"I think we just stopped ourselves," said Chargers running back Ryan Mathews, who had 12 rushes for 64 yards and seven receptions for 62 yards.
That's overstating it. San Diego is prone to self-inflicted wounds, but Vince Wilfork's interception was a brilliant display of athleticism and improvisation. How many nose tackles make that play? And Sergio Brown's interception of Rivers in the third quarter was a stellar play by the second-year safety, considering he was locked in one-on-one coverage with Antonio Gates, who was held catchless by a tremendous Belichick game plan.
But that old bromide about the best defense being a good offense is still true with the Patriots, and that has to change. It was the offense that did what the defense couldn't -- put the game away.
The Patriots led by 14 (28-14) with 8:40 left after Brady's fourth touchdown toss and second to Rob Gronkowski. Instead of turning out the lights on the Chargers, the defense gave them guide lighting to the end zone. It took three minutes for the Chargers to go 80 yards and make it a seven-point game, thanks to a 26-yard parabola of a pass from Rivers that Vincent Jackson grabbed with three New England defenders nearby.
It was left to the offense to end it with its own 80-yard march, delivering the Floyd Mayweather Jr. haymaker when BenJarvus Green-Ellis, who rolled up 45 of his 70 yards in the fourth quarter, scored on a 16-yard touchdown run.
That the offense knows how to close is not a coincidence, because almost all of the institutional knowledge of winning is on that side of the ball. Brady, Matt Light, Logan Mankins, Deion Branch, Wes Welker, injured center Dan Koppen and temporarily mothballed running back Kevin Faulk have all reached Super Bowls as Patriots.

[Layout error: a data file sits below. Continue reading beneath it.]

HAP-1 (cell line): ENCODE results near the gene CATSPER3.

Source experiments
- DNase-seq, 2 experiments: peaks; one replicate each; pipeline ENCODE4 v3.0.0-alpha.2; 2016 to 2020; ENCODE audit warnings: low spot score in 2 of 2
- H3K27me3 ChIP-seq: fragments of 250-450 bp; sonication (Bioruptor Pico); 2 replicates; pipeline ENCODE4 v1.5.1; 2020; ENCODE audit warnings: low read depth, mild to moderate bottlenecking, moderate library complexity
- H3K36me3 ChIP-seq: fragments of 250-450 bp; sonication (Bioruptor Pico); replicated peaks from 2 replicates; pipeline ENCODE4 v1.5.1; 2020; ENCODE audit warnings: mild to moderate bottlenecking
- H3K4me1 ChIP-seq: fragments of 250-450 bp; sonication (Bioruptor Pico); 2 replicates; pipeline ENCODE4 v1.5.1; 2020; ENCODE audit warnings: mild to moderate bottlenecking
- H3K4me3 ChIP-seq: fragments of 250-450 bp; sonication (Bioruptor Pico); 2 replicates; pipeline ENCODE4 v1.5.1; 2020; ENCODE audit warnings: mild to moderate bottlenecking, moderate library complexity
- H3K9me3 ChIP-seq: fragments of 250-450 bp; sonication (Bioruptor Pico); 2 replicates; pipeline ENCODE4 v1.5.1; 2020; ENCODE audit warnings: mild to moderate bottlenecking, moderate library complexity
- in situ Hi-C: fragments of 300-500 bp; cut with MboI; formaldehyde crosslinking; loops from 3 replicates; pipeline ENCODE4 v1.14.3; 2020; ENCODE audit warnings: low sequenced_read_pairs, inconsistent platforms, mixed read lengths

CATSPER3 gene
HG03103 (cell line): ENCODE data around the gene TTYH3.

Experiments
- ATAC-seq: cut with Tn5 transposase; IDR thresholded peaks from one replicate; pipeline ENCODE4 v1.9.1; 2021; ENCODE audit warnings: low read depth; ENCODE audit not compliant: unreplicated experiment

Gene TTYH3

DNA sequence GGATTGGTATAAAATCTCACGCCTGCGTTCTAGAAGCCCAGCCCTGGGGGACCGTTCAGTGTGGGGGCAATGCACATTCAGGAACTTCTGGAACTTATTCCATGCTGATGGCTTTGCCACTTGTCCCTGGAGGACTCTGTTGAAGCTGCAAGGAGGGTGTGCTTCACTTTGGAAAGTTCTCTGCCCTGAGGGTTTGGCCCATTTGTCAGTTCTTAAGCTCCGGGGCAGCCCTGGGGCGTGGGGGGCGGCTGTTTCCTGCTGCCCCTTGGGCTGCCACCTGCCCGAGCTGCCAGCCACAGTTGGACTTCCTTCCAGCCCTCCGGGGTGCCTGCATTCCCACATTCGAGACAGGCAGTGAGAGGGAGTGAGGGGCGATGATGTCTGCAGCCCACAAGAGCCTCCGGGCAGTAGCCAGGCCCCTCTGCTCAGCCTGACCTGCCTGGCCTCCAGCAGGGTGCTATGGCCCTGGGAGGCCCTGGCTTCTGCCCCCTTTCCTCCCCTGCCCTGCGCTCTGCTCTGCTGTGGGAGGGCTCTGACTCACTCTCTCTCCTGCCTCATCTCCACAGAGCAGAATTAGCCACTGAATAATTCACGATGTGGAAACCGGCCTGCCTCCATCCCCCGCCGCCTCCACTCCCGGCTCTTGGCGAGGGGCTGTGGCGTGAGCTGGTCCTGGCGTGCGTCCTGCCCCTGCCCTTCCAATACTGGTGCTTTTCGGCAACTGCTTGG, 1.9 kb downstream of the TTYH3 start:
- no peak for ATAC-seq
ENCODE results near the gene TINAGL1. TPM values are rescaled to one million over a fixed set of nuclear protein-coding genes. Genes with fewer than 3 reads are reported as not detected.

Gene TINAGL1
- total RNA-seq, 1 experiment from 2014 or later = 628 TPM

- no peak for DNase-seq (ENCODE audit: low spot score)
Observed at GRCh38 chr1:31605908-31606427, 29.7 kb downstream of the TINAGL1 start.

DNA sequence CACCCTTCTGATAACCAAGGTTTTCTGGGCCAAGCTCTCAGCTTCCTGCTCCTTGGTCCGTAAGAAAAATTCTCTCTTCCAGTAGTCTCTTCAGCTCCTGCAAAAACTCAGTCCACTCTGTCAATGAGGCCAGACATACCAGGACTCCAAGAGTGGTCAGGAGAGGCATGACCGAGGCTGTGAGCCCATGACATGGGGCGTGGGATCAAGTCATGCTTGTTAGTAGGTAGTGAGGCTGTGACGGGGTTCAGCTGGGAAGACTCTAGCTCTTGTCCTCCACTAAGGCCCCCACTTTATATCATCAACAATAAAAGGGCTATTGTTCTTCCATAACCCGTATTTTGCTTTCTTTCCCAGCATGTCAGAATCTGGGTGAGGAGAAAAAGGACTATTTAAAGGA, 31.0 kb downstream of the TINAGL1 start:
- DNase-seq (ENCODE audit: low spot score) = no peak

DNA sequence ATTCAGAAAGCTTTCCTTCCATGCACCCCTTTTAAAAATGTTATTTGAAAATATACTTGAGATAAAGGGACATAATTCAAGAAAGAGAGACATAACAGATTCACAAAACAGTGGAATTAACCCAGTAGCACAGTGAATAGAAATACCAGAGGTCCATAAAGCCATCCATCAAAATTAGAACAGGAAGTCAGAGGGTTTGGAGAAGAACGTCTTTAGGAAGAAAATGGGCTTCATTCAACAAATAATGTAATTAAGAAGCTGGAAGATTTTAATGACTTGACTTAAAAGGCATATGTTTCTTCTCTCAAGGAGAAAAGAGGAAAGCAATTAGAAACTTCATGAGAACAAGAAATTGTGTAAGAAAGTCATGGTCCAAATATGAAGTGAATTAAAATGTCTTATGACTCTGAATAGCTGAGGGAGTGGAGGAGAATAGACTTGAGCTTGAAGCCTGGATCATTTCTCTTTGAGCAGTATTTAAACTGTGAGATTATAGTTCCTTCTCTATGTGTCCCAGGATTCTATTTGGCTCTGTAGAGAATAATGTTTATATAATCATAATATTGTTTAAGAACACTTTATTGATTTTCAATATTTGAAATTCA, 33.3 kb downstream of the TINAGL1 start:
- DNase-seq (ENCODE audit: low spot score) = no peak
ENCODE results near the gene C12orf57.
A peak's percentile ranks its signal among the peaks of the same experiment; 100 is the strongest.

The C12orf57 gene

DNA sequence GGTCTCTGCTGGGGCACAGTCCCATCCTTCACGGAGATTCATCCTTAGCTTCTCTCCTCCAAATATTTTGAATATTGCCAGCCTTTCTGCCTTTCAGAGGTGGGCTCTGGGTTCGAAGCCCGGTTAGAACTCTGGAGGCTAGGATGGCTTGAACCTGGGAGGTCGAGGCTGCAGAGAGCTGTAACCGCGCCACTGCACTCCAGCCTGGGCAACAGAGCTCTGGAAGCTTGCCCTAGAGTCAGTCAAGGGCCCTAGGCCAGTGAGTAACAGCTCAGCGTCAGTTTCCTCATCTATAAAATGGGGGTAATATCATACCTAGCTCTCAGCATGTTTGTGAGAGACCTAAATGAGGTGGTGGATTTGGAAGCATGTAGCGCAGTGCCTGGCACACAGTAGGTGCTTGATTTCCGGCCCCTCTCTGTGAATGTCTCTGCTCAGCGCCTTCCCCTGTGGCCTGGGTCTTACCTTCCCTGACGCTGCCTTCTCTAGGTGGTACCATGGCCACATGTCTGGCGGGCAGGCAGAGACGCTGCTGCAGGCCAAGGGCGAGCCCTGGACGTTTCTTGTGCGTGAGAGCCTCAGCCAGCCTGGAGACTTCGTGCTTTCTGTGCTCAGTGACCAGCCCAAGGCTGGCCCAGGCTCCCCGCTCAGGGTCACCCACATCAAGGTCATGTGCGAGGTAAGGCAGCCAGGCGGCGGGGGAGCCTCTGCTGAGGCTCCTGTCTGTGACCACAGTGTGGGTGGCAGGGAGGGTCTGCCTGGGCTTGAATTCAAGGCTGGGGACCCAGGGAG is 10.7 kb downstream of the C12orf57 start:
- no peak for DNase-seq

On defense, there is just one defender who knows the feeling of winning a playoff game as a Patriot -- Wilfork. Think about that for a second. One player on the current defense has won a playoff game as a Patriot.
The offense is a work of art -- watching Brady dissect defenses is like watching Michaelangelo paint the Sistine Chapel one brushstroke at a time -- and the defense is a work in progress.
But there is going to come a time this season, as there did last, when the Patriots can't rely simply on Brady to bail them out, a juncture when the defense has to rise up and save the day.
If they can't then nothing will have really changed in Foxborough, including the eventual ending.
...That's what the Patriots have when it comes to picks in the 2013 NFL Draft, which starts Thursday. After all those years of stockpiling picks the way a survivalist does non-perishables the Patriots have just five picks in this year's draft, thanks to Band-aid trades for Albert Haynesworth, Chad Ochocinco and Aqib Talib. Five picks would be the fewest draft picks in franchise history. (Part of that is attributable to the trimming of the draft to just seven rounds in 1994). Further complicating matters is that two of the Patriots' greatest needs are at wide receiver and cornerback, positions where they have sustained draft droughts. With that in mind, I'm convinced the Patriots are going trade back out of the first round of a quanity-over-quality draft where you're just as likely to pick a Pro Bowl player in the second and third round as you are in the first round.